NJS Questions and/or Bugs
lance at wordkeeper.com
Thu Aug 12 00:43:12 UTC 2021
We’ve been experimenting with NJS in its current form (as compared with the more established LuaJIT integration provided by OpenResty) and it’s surfaced a series of questions about objects and features in NJS that the documentation, examples, recordings, and 3rd party examples don’t seem to answer very well. I’m not sure if those should be asked here or in another division of Nginx but I wanted to lay them out.
• Is there already an NJS object or are there plans for an object that parses and maps POST key/value pairs into a JSON object?
• Is there already an NJS object or are there plans for an object that parses out the cookies into key/value pairs of a JSON object?
We’re been experimenting with args, variables, rawVariables, etc and as a general rule, those objects seem to always come back as empty objects except for the args array which seems to always include the parsed output of the query string in a key/value pairing. That might also be a fallacy of our testing methodology since we’re using JSON.stringify to visualize the output in the browser. The documentation doesn’t fully flesh out what would be contained in these r and s values so it’s hard to really determine what they might or should contain without trying something like that. Thus far, the only way we have found to retrieve cookies or POST vars from the request is by writing our own parsing logic in JS and passing the requestText to those to parse them out in various ways depending on whether they are url encoded, form/multipart, cookies, etc.
Note that we are testing this via the js_content tie in.
• What exactly should r.variables and r.rawVariables contain? The assumption that I’ve been making is that those correspond to the variables defined in the Nginx configuration or Nginx variables that were set by NJS (making them editable by NJS as well but also available to Nginx conf). Thus far we just get empty objects in response to that when outputting that via the method I named above. But we most definitely have a TON of Nginx variables that we’ve manually set in the conf aside from the core Nginx variables
• Are there any plans to add an access phase filter? I know that this can be simulated via the js_content tie in but that phase runs later than the access phase in Nginx anyway and requires you to either do a subrequest or internalRedirect over to a named backend route in order to both access filter the request AND also support the intended functionality of the location block where that is used. That’s both more cumbersome and slower than it would be to just use the regular Nginx content phase and configuration for content and use NJS for access control in the access phase of the request.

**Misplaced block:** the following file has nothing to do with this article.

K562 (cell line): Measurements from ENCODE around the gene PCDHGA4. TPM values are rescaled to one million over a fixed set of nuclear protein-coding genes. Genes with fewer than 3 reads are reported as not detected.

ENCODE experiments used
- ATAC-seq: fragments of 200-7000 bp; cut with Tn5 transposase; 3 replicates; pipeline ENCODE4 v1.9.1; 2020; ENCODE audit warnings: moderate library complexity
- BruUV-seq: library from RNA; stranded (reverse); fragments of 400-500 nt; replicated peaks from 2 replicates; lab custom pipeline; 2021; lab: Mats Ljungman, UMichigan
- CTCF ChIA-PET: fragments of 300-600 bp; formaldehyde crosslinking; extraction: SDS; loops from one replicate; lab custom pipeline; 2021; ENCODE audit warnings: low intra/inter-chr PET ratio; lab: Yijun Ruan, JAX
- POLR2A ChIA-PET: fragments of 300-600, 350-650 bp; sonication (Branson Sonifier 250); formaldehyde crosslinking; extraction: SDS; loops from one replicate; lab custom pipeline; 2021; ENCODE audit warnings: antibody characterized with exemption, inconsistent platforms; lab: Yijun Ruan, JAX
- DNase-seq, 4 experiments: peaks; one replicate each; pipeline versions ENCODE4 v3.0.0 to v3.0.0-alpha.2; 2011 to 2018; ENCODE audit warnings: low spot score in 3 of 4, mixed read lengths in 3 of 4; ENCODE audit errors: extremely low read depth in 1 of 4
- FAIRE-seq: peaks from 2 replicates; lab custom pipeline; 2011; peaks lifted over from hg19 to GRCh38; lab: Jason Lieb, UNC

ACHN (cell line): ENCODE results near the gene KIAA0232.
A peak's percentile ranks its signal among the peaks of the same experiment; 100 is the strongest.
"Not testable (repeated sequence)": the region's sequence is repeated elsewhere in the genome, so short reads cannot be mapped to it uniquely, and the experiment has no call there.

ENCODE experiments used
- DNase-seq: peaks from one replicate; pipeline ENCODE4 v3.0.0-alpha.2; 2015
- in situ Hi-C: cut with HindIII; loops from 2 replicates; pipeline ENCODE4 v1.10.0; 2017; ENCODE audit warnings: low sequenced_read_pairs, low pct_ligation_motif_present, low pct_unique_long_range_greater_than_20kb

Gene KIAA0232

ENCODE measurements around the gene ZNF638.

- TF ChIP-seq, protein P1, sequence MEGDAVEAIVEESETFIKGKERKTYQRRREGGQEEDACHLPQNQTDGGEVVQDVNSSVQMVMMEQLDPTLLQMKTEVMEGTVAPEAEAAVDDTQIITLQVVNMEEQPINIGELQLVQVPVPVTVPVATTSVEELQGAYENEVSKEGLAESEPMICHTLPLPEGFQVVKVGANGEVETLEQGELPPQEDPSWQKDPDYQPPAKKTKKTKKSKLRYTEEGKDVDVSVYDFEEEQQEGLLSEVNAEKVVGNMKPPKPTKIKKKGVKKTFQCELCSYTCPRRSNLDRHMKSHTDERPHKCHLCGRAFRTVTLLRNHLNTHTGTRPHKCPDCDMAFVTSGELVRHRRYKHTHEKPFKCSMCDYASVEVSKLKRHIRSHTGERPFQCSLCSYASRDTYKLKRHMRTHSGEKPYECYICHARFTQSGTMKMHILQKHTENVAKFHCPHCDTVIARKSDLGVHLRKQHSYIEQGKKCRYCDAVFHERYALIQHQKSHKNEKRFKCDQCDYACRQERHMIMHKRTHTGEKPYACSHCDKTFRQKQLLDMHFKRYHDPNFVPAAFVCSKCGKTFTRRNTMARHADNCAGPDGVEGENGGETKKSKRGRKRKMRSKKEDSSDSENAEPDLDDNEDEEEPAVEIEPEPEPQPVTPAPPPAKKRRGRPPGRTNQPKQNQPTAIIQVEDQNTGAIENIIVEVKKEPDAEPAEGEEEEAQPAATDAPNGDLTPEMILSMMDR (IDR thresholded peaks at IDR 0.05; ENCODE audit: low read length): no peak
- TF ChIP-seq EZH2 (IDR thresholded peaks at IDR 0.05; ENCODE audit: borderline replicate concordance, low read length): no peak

Obviously LuaJIT and OpenResty are much more mature and there’s an argument to be had for LuaJIT being more performant but it’s not as well supported as NJS and JS is a much friendlier ecosystem to than LuaJIT so we prefer NJS/JS if possible. None of that is even accounting for all of the more complex dependency management that you have to do with LuaJIT if you don’t just use a straight OpenResty build. So ideally we’d prefer to use NJS if it is workable. That said, at the moment, though, there appear to be a few key things in the basic use and scripting of the request that LuaJIT/OpenResty implementations have that NJS doesn’t even though they seem like they are really things that should be in any request scripting system like:
1. Filters for the different phase of the Nginx request
2. Direct variable access to the Nginx variables (either read only or writable depending on the context within which they were created)
3. Array like access to the request arguments (e.g. cookies, post args, query string args, etc). Right now the only version of this that we’ve found reliably working in the js_content phase is query string related stuff (in the args array)
Apologies if there are holes in my understanding here or confusion here - even so much as if this is directed to the wrong “forum” within Nginx. NJS looks awesome but the lack of clarity in the documentation and the tendency we’ve seen to get an empty object back out of JSON.stringify from what appears like it should be a fully filed out object has made it hard to get much headway into this.
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